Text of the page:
44 Recruits Graduate from DEC's 22nd Basic School for Uniformed Officers
Governor Andrew M. Cuomo today announced the graduation of 30 Environmental Conservation Police Officers and 14 Forest Rangers from the New York State Department of Environmental Conservation's 22nd Basic School for Uniformed Officers. The 44 new officers received their diplomas in a formal ceremony at the Expo Center at the New York State Fairgrounds in Syracuse.
"Forest Rangers and Environmental Conservation Police Officers work in communities across the state to protect and preserve New York's abundant natural resources," Governor Cuomo said. "I congratulate the men and women who graduated today and am confident these officers will carry on New York's rich tradition of environmental stewardship as they protect the health and safety of New Yorkers and visitors alike."
The Basic School began May 19 and ran for 29 weeks at the DEC Office of Public Protection's Training Academy in Pulaski, Oswego County, located along the Salmon River. Training and coursework included Environmental Conservation Law, criminal procedure, vehicle and traffic laws, physical conditioning, firearms, wildlife identification, emergency vehicle operations, search and rescue, land navigation, boating and wildfire suppression. The 22nd Basic School graduates are from communities across New York State and include:
Environmental Conservation Police Officers
ECO Stephanie D. Anderson, West Islip
ECO Aric J. Boyes, Neversink
ECO Christine M. Brussell, Oxford
ECO Garrett C. Cacciola, Northport
ECO Heather L. Carl, Westerlo
ECO Jacob A. Clark, Camden
ECO Evan P. Crisafulli, Colonie
ECO Shane M. Currey Jr., Buffalo
ECO Christopher M. Doroski, Troy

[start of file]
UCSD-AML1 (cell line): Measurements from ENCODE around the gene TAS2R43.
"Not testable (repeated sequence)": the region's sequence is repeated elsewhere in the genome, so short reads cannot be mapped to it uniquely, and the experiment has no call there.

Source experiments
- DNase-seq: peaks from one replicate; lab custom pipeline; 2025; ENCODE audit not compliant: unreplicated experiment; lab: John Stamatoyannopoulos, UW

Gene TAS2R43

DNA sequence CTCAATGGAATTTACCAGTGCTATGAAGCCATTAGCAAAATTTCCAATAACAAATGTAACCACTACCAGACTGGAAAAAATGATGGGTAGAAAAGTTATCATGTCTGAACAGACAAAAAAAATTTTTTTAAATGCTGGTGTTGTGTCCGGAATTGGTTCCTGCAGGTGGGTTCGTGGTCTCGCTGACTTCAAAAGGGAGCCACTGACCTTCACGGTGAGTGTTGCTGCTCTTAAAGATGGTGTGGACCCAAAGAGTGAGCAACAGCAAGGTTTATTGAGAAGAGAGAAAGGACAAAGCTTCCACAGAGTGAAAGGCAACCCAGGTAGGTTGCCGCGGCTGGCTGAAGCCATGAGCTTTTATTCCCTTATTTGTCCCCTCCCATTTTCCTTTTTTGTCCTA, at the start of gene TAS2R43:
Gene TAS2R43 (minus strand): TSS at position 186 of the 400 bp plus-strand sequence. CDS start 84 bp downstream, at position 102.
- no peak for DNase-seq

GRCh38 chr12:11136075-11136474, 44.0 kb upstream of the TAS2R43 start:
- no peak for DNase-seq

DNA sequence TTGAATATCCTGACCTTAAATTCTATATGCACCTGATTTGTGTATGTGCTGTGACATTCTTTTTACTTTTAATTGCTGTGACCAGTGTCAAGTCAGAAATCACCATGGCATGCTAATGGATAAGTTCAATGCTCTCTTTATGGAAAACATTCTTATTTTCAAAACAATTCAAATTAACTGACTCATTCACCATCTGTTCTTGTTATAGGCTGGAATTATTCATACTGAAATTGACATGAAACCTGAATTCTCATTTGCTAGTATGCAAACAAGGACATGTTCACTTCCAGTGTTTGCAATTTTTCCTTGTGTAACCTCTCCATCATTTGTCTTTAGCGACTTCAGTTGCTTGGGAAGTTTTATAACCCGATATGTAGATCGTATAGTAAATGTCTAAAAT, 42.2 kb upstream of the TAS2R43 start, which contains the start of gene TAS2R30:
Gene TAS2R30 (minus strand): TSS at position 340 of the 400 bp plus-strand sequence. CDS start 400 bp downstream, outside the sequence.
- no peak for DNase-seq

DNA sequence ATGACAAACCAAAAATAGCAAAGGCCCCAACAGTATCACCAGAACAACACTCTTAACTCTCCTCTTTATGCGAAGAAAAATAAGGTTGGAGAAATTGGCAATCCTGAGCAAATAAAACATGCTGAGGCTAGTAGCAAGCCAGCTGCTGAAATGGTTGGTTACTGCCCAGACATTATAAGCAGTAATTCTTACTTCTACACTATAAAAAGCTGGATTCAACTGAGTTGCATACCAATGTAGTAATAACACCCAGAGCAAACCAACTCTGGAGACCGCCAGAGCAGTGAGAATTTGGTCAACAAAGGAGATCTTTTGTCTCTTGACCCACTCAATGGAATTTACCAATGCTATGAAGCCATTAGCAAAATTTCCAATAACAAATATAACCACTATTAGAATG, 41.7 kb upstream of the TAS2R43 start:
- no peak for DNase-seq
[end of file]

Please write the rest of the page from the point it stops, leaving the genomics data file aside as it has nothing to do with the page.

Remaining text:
ECO Nicole B. DuChene, Oneida
ECO Daniel E. Franz, Rome
ECO Colton C. Garrand, North Bangor
ECO Murel E. Lovgren, Pulaski
ECO Casey J. Mangels, Cortlandt Manor
ECO Brent E. McCarthy, Hartford
ECO Shawn M. Michalet, Springfield
ECO Darren M. Milliron, Pulaski
ECO Jared F. Newell, Queensbury
ECO Lawrence S. Pabes, West Hempstead
ECO Paul J. Pansini, Staten Island
ECO Glen K. Parker, Fredonia
ECO Brennan M. Parmelee, Latham
ECO Connor S. Paschke, Saranac Lake
ECO Nicholas R. Perkins, Schenectady
ECO Joshua P. Schneider, Black River
ECO Dylan K. Schuck, Putnam Valley
ECO Alexander F. Shea, Eden
ECO April L. Small, Greene
ECO Loren W. Traynor, North Bangor
ECO Joshua K. Veloski, Springville
FR Anastasia E. Allwine, Syracuse
FR Griggsby T. Cowart III, Cornwall
FR Jenna K. Curcio, Cranberry Lake
FR Stephen W. Ellis, Tupper Lake
FR John S. Gullen, Tupper Lake
FR Scott A. Hicks, Islip
FR Steven R. Jackson, Selkirk
FR Daniel H. Jahn, Warwick
FR Tyler R. Mitchell, Guilderland
FR Jacob M. Murphy, West Monroe
FR John R. Scott, Buffalo
FR Jacob C. Skudlarek, Randolph
FR Erin E. Stoddard, Cicero
FR Cameron J. Sweeney, Kingston
Department of Environmental Conservation Commissioner Basil Seggos said, "New York's Environmental Conservation Police Officers and Forest Rangers have been serving on the front lines since the late 1800s, protecting New York's environment, natural resources, and communities. I applaud these recruits for selecting a noble career and have no doubt they will continue to safeguard the health of our air, land, water, and wildlife for generations to come."